naranjilla, large tropical subshrub (Solanum quitoense) of the family Solanaceae (nightshade family), native to the Andes. Tomatolike fruits, orange-colored and leathery-skinned, grow along the large main stalk, sometimes 10 ft (21.3 m) high. Their juicy, flavorful, slightly acid pulp is much used locally for beverages and sherbets. The naranjillo, or lulo, became known to North Americans as a beverage at the 1939 New York World's Fair. Naranjillo is classified in the division Magnoliophyta, class Magnoliopsida, order Polemoniales, family Solanaceae.

Solanum quitoense, known as naranjilla ([na.ɾan.ˈxi.ʎa], "little orange") in Ecuador and as lulo ([ˈlu.lo], from Quechua) in Colombia, is a subtropical perennial plant from northwestern South America. The scientific name means "nightshade from Quito".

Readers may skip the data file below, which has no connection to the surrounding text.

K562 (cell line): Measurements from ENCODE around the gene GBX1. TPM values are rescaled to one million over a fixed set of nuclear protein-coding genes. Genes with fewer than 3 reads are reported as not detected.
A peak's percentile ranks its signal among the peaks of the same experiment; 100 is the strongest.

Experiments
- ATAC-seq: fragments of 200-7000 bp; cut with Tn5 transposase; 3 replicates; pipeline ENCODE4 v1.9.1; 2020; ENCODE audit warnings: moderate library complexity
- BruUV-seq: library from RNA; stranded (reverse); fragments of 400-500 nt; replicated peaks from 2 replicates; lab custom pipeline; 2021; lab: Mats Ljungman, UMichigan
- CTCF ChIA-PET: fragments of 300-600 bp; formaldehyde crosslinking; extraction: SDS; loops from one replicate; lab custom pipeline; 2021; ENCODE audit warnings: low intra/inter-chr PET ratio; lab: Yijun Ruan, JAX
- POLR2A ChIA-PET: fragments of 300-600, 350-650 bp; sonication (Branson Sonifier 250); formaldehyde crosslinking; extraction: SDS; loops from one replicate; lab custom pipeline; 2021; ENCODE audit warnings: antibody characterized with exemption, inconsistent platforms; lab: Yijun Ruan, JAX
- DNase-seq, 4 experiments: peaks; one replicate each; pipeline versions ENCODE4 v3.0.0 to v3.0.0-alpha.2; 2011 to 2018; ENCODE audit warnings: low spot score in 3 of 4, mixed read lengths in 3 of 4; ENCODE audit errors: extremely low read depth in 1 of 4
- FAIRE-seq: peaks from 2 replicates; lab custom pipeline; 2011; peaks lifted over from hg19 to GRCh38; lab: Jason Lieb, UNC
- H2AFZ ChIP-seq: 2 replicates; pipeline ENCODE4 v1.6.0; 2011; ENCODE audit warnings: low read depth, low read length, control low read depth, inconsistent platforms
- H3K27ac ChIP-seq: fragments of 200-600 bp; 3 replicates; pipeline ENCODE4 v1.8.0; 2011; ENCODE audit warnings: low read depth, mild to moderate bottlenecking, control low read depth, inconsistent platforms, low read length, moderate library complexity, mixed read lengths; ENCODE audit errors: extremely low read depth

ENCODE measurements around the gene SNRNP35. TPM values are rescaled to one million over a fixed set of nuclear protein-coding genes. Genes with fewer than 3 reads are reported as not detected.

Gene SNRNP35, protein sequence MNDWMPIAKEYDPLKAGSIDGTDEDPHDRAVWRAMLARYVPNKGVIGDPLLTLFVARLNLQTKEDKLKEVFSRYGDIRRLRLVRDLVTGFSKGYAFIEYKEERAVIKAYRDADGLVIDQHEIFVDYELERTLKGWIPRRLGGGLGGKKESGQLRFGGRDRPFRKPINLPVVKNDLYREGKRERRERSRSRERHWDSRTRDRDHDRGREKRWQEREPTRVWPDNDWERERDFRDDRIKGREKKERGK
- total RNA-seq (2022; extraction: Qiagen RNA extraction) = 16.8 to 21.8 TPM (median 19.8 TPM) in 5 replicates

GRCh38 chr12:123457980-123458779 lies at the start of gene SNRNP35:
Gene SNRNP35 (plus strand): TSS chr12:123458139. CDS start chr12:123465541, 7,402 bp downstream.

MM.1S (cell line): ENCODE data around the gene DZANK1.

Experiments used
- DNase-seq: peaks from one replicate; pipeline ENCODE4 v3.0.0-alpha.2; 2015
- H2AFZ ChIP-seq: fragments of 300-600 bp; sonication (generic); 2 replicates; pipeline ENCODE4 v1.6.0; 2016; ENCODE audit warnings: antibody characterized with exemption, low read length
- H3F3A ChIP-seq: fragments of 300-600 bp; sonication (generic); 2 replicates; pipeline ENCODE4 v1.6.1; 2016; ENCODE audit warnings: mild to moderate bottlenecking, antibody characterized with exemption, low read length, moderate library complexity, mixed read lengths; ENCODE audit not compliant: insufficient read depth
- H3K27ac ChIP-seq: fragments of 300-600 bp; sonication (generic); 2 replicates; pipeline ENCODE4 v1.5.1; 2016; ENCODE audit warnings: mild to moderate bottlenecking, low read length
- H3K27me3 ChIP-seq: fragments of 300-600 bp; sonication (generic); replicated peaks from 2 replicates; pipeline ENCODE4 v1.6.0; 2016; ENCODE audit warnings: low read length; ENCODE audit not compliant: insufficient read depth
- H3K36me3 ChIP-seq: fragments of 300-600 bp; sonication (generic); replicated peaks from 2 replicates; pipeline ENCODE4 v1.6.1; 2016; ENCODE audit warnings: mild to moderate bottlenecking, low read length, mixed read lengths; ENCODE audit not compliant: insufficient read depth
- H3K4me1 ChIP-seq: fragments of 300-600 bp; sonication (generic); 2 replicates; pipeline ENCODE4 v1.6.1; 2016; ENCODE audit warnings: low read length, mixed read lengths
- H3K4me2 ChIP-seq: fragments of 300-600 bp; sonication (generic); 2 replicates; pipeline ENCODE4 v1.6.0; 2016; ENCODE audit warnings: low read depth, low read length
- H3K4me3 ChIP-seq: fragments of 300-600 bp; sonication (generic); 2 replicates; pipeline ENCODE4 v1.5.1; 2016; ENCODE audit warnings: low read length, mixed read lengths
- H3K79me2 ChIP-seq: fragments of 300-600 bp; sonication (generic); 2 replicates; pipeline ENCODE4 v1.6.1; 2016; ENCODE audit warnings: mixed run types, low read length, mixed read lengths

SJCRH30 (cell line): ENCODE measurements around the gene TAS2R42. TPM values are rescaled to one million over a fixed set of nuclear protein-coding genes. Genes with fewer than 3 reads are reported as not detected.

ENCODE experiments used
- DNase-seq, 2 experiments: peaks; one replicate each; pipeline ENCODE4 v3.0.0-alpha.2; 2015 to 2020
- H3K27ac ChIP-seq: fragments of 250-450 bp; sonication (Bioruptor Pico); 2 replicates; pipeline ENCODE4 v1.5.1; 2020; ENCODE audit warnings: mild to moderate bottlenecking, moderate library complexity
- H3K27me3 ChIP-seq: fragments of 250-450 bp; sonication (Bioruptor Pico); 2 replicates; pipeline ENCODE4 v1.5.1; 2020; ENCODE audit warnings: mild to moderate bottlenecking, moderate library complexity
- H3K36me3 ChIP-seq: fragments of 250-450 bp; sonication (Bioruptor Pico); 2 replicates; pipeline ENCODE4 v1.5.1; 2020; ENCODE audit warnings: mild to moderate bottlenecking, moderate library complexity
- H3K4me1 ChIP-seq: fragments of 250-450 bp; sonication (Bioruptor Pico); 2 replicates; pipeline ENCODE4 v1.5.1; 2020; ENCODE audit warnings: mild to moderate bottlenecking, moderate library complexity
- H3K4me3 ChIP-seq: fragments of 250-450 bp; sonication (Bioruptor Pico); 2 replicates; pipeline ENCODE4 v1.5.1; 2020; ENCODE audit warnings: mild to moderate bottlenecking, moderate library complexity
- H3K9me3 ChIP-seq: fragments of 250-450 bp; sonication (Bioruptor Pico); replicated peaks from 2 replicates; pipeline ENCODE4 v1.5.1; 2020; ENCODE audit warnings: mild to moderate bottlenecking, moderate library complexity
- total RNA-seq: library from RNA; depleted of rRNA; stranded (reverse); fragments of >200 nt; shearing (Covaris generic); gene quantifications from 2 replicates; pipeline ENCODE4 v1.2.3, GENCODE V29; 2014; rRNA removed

The naranjilla plant is attractive, with large heart-shaped leaves up to 30cm in length. The leaves and stems of the plant are covered in short purple hairs. Naranjilla are delicate plants and must be protected from strong winds and direct sunlight. They grow best in partial shade. Its USDA/NRCS symbol is SOQU.

The fruit have a citrus flavour, sometimes described as a combination of rhubarb and lime. The juice of the naranjillas is green and is often used as a beverage. The naranjilla fruit is harvested when fully ripe to avoid the fruit becoming sour.


This plant has been described under a number of junior synonyms:

  • Solanum angulatum Ruiz & Pav.
  • Solanum macrocarpon Molina (non L.: preoccupied)
  • Solanum macrocarpon Pav. ex Dunal in DC. (nomen nudum, preoccupied)
  • Solanum nollanum Britton
  • Solanum quitense Kunth
  • Solanum quitoense f. septentrionale (R.E.Schult. & Cuatrec.) D'Arcy
  • Solanum quitoense var. septentrionale R.E.Schult. & Cuatrec.



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